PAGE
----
The George W. Bush Presidential Center was recently hacked and a company that supplies data management for the center paid a ransom, with an agreement that the stolen data would be destroyed.
Included in the stolen data was information on donors to the Bush Center, including names, contact information, and contributions they’ve made in the past.
“On July 16, 2020, we were notified by Blackbaud, a large provider of cloud-based data management services … that it had discovered and stopped a ransomware attack that occurred in May 2020,” the Bush Center said in a statement. “Blackbaud informed us that it paid a ransom to the attackers in order to obtain confirmation that the compromised unencrypted information has been destroyed.”
The Center said there is no evidence the info was misused.
“To date, there is no indication that any of the compromised unencrypted information is subject to further disclosure or misuse, and given the intent of the criminals to obtain the payment of the ransom, the Bush Center does not believe there is a high risk that the unencrypted information would be used for other purposes,” the statement said. “Based on the nature of the incident, our research, and third party (including law enforcement) investigation, we have no reason to believe that any data went beyond the cybercriminal, was or will be misused; or will be disseminated or otherwise made available publicly.”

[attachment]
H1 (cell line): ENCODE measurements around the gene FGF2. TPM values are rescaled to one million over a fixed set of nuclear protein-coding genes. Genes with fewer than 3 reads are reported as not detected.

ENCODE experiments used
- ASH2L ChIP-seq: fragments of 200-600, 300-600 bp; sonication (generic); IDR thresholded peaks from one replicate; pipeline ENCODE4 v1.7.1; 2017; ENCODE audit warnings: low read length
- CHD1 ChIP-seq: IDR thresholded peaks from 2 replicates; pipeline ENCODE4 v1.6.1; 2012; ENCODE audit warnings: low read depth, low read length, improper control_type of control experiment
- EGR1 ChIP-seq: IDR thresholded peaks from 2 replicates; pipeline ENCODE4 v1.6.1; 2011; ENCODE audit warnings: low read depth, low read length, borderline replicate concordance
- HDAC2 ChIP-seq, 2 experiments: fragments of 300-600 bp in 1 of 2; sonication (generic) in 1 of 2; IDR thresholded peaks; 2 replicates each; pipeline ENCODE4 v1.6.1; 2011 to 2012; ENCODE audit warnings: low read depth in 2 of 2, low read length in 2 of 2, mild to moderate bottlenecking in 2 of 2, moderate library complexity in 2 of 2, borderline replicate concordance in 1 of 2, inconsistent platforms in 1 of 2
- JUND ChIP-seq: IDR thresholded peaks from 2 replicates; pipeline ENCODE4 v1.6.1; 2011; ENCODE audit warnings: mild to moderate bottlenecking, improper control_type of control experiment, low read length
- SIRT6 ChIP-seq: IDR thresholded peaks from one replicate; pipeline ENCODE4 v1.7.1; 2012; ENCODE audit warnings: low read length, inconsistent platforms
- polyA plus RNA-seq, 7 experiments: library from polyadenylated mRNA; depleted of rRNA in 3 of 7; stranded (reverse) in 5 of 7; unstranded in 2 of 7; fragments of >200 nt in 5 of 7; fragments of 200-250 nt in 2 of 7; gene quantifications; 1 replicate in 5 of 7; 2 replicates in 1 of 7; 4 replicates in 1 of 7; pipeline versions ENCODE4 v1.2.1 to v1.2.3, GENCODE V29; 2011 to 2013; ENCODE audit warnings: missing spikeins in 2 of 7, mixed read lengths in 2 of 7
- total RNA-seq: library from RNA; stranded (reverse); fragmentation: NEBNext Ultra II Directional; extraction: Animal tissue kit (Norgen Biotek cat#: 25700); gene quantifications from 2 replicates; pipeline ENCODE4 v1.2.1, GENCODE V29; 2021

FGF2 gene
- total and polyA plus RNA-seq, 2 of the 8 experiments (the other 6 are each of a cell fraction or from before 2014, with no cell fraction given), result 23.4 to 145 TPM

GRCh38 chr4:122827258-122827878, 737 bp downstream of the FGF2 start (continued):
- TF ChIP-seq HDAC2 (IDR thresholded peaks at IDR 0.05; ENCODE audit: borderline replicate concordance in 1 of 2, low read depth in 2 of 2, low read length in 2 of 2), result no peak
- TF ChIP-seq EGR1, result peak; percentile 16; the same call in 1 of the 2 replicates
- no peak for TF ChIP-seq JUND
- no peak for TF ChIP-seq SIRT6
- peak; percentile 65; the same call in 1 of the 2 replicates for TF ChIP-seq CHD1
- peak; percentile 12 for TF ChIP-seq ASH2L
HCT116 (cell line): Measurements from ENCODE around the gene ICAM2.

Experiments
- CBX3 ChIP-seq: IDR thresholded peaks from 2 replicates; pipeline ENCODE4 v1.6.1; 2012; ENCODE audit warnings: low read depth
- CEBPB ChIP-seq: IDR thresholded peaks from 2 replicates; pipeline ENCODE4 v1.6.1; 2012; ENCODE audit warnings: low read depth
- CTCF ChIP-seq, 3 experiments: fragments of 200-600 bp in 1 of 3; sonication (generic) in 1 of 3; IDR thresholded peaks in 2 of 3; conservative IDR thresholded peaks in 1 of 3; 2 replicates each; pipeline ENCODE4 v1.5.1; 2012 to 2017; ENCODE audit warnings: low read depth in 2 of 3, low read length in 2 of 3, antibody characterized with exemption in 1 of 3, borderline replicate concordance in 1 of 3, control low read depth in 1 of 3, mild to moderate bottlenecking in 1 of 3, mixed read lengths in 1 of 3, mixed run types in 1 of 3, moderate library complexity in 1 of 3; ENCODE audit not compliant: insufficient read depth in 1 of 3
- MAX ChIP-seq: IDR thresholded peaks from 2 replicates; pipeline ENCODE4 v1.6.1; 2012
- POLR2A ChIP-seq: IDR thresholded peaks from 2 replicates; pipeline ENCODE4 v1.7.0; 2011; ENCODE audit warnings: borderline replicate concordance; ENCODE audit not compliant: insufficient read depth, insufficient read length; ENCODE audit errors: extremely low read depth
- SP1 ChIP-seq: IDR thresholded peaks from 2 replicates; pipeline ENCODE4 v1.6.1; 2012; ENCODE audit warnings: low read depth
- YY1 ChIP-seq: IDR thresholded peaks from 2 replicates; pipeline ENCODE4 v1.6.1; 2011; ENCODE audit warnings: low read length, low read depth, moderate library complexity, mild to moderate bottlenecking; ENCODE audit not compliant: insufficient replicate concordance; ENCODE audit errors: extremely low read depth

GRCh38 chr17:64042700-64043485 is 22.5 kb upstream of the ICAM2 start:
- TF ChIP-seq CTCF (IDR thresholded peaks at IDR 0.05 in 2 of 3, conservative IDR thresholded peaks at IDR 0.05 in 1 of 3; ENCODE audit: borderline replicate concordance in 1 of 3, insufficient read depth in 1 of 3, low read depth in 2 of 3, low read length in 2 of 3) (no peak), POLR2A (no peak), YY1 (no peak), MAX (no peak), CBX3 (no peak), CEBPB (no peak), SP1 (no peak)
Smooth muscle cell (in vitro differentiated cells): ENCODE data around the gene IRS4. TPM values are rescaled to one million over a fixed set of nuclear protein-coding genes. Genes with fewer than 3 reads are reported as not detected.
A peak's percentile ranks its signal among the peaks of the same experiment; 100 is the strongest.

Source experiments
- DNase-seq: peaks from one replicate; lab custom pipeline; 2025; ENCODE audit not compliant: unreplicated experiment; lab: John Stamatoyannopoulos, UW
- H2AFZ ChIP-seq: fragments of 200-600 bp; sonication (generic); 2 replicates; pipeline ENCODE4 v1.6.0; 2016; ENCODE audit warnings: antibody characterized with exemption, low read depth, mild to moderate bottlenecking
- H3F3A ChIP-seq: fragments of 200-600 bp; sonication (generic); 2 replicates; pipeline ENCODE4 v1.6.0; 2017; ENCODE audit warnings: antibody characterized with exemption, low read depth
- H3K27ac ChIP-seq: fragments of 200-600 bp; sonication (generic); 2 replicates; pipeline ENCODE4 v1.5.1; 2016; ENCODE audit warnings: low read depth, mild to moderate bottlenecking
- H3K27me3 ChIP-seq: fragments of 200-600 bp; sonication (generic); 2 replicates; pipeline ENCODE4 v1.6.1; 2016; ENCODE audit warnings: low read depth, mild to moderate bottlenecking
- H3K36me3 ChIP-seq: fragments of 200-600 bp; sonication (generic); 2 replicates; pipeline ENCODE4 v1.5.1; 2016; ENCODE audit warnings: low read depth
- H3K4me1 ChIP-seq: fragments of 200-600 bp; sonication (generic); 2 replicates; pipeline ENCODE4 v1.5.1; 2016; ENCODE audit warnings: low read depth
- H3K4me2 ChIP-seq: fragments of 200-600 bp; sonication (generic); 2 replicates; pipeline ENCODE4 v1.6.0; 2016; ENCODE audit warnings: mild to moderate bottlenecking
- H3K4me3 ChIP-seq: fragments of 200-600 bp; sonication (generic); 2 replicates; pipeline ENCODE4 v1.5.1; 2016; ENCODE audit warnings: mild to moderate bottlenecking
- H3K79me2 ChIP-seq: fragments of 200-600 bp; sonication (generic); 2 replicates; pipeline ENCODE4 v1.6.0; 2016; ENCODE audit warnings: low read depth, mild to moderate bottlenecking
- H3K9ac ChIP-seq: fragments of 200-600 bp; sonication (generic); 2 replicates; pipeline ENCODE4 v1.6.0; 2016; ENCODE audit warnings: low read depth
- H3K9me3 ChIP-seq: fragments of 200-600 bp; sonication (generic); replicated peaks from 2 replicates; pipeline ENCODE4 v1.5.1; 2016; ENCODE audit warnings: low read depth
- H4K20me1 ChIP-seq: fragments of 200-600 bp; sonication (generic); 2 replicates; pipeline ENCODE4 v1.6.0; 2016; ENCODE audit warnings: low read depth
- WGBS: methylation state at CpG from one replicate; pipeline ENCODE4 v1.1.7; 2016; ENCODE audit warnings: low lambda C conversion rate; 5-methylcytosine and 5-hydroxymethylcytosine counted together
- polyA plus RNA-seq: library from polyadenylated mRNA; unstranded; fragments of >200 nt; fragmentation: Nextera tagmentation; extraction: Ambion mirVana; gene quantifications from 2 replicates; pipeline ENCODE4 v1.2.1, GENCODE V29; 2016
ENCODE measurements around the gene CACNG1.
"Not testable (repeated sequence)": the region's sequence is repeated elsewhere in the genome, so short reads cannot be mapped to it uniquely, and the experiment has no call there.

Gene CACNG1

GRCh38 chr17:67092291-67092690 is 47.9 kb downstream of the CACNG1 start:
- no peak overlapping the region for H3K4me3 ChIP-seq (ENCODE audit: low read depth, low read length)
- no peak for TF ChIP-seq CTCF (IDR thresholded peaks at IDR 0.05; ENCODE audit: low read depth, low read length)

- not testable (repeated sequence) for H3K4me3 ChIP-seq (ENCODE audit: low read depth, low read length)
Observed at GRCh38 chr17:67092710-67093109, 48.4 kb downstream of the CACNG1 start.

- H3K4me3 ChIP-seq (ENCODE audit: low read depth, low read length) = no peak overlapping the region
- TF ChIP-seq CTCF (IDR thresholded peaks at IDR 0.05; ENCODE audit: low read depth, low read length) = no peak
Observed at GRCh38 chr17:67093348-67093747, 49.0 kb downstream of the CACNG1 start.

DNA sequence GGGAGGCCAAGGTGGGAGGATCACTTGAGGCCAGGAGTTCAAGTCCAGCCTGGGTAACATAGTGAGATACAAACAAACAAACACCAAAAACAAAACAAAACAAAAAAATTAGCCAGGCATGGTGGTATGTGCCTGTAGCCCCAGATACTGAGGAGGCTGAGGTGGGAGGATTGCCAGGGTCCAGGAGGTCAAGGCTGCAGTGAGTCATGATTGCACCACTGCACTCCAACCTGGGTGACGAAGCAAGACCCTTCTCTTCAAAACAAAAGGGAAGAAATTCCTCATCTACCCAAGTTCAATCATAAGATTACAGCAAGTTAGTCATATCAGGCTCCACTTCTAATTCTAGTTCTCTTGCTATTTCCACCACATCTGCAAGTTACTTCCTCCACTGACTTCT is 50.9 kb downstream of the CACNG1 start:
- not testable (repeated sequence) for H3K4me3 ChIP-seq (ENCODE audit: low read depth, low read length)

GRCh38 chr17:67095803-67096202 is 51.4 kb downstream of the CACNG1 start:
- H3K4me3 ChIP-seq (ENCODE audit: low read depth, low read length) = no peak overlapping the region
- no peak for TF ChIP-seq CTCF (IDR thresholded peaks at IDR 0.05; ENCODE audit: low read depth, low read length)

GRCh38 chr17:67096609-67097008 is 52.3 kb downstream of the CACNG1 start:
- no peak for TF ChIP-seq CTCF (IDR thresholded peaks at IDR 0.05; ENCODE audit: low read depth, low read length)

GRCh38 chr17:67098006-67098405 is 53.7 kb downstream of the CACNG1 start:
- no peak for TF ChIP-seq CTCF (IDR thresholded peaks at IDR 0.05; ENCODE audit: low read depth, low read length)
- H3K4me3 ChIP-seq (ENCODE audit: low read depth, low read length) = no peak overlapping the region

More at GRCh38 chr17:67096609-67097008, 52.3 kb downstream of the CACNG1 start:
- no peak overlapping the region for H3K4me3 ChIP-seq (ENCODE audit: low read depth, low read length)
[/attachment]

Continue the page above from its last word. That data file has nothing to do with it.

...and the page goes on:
The Center also said it prevented further damage by acting quickly. “Blackbaud, working with independent forensics experts and law enforcement, successfully prevented the cybercriminals from blocking system access and fully encrypting the Center’s files; and ultimately expelled the criminals from Blackbaud’s system. However, prior to locking the cybercriminals out, the cybercriminals removed a copy of some of the Bush Center’s data regarding donors and other contacts,” the statement said.
The Center said social security numbers of donors were stolen, but that data was encrypted and the decryption keys needed to decipher it are stored separately and were not stolen.
“Even though we do not believe that any personal information has been subjected to misuse or further unauthorized access due to this incident, out of an abundance of caution and in light of our respect for our donors and other contacts’ privacy, we are notifying our website visitors of this incident.”
The cyber attack comes as federal authorities say a well-timed ransomware attack could gravely affect the November presidential election.
The Associated Press reported, “On the spectrum of threats from the fantastical to the more probable, experts and officials say ransomware is a particularly realistic possibility because the attacks are already so pervasive and lucrative. The FBI and Department of Homeland Security have issued advisories to local governments, including recommendations for preventing attacks.”
“From the standpoint of confidence in the system, I think it is much easier to disrupt a network and prevent it from operating than it is to change votes,” Adam Hickey, a Justice Department deputy assistant attorney general, told the AP.